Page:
In just 11 days, the redditor collected 100,000 points of comment karma—otherwise meaningless Internet points that give prolific Reddit users clout. Karma is Reddit’s virtual voting system. It rewards users for providing the community with content and commentary.
UpMan had a ton of it—and he got it faster than anyone, ever. (The previous record holder was someone called prostitute_strangler, who accomplished the feat in 22 days.)
Okay. I don’t care what marvelous things he’s saying, or how much lovely floral-scented karma wafts from his posts. I’m not up voting anyone named prostitute_strangler.
Mind you, the Century Club is not a physical location with cabanas on the beach. It’s just a BBS for the elite. Or was, until people with lots more than 100K points got tired of the hoi polloi:
. . . two even more exclusive subreddits have popped up since Century Club took off. One of them is called r/TripleCenturyClub. It’s even more exclusive. The name suggests 300,000 karma points will grant you a membership.
Somehow I don’t expect to see that accomplishment pop up in an obit in 20 years, but you never know.
SOMEONE’S BEEN SLEEPING IN MY BED And he’s still there! The Three Bears, of course, could have just clawed this guy into a bloody mess. Humans have only the courts.
A family in Springdale returned from an out-of-town visit to a dying relative to find someone else had moved into their home of 21 years. Their outrage has now turned into a court battle, pitting them against a man who says he has the court documents to prove the house is now his.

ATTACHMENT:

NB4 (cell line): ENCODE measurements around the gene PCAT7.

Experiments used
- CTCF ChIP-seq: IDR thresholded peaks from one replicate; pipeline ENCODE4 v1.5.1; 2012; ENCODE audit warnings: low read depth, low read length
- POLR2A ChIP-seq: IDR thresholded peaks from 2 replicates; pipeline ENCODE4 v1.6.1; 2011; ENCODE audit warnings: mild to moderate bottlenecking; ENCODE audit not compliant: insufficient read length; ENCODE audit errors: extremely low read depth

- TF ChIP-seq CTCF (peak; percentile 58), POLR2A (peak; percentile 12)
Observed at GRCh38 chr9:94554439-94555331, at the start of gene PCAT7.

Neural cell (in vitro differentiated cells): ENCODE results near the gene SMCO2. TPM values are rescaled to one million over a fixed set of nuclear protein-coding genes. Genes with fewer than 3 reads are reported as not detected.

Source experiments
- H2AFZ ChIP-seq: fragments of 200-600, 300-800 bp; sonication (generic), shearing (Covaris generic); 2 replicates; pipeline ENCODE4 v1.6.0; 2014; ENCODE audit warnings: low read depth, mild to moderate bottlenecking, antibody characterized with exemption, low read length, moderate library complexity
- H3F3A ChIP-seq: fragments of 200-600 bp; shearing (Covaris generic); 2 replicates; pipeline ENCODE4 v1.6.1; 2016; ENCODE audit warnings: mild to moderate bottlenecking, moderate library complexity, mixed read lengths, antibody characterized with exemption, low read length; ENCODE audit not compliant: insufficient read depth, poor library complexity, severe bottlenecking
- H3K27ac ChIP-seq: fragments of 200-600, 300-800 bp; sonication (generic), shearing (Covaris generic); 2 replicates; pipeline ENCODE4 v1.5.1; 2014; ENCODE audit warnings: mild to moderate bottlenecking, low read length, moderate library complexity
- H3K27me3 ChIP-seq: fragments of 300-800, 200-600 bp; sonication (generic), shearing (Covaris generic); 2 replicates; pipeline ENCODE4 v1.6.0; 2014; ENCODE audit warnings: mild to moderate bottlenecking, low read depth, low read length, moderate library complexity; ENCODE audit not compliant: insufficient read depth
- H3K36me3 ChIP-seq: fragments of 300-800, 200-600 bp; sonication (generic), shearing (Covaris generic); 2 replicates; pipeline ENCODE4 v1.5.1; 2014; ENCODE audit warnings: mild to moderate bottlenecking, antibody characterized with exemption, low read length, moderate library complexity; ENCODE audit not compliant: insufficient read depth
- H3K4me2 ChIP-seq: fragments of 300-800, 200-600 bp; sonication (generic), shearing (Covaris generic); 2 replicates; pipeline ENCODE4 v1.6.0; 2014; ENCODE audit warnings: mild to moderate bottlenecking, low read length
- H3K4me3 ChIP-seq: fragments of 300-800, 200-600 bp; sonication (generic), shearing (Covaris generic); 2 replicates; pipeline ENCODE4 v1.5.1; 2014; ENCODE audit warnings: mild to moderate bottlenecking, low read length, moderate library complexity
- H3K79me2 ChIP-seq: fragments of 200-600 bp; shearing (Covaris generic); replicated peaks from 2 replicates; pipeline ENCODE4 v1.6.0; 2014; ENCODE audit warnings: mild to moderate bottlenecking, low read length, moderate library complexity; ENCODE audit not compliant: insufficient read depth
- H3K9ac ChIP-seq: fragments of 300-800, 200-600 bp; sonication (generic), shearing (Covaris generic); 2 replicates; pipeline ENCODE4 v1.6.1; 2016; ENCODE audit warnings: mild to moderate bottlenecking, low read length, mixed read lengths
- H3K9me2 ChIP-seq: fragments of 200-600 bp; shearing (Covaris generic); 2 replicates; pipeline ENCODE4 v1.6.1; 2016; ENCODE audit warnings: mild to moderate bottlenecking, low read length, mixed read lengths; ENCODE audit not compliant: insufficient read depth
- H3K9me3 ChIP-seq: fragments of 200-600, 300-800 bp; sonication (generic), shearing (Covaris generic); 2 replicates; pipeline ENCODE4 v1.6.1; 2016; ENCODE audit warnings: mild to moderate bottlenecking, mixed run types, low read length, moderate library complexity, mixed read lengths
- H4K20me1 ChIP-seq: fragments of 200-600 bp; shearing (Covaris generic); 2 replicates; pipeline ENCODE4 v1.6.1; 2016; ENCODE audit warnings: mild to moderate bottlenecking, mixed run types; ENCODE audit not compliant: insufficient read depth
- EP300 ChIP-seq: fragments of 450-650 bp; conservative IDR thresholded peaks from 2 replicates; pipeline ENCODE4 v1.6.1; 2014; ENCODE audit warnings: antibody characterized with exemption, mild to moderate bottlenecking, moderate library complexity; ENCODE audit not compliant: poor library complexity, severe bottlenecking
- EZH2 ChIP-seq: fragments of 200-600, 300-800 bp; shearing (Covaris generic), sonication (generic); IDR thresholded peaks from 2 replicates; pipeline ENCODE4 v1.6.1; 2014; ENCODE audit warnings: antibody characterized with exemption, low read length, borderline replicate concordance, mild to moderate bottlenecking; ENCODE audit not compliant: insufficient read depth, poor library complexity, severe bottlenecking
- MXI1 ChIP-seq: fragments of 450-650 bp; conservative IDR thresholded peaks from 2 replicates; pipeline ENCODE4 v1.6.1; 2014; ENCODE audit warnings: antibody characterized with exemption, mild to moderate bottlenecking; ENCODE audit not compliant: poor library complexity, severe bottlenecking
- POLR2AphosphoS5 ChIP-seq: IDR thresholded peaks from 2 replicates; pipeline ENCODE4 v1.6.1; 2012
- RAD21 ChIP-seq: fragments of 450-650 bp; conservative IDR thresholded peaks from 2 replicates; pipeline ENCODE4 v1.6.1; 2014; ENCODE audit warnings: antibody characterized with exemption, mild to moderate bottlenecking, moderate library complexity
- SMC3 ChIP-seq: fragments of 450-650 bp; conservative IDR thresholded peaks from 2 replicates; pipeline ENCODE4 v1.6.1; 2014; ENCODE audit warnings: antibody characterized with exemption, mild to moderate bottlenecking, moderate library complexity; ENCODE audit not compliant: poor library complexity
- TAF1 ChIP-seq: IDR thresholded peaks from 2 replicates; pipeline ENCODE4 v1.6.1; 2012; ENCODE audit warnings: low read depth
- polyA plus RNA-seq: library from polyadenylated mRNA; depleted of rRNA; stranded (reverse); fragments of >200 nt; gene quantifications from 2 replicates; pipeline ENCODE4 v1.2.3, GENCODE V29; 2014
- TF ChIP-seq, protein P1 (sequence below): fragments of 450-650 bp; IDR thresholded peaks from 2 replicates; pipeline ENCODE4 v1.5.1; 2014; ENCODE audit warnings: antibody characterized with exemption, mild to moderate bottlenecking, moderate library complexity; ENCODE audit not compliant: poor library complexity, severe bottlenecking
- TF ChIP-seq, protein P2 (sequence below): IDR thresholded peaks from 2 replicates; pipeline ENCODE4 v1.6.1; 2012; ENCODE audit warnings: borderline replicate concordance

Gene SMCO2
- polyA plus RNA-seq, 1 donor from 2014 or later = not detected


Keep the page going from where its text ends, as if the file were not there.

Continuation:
WLWT News 5's Karin Johnson began to investigate and uncovered a dozen cases, all linked to the same man.
Robert Carr went into the home on Springdale Lake Drive, changed the locks and emptied the house. The family said when they confronted Carr, he showed them a document he filed with the Hamilton County Court.
It's called a "quiet title" and lays claim to the property because Carr said the family abandoned the house and gave up all rights.
How does this happen? The family shows up with the sheriff, who listens to the guy in your house, and says “well, he has a point.” Are there family pictures on the wall? A name on the title? This is insane.
MOVIES Sigh. Deadline:
he report, The Survivial Of American Silent Films: 1912-1929, has found that 70% of feature-length silent films made in America have been completely lost. During the period the study covers, 10,919 silent feature films of U.S. origin were released and only 14% of those still exist in their original 35mm format. Of those, 5% are incomplete and 11% are only available in foreign versions or lower-quality formats. Librarian of Congress James H. Billington called the state of America’s silent film heritage an “alarming and irretrievable loss to our nation’s cultural record.”
The comments are depressing, too; about 50% weigh in with “big whoop.” Well, it does matter. There's something amiss when we have every episode of "Gilligan's Island" but we've lost the majority of silent films.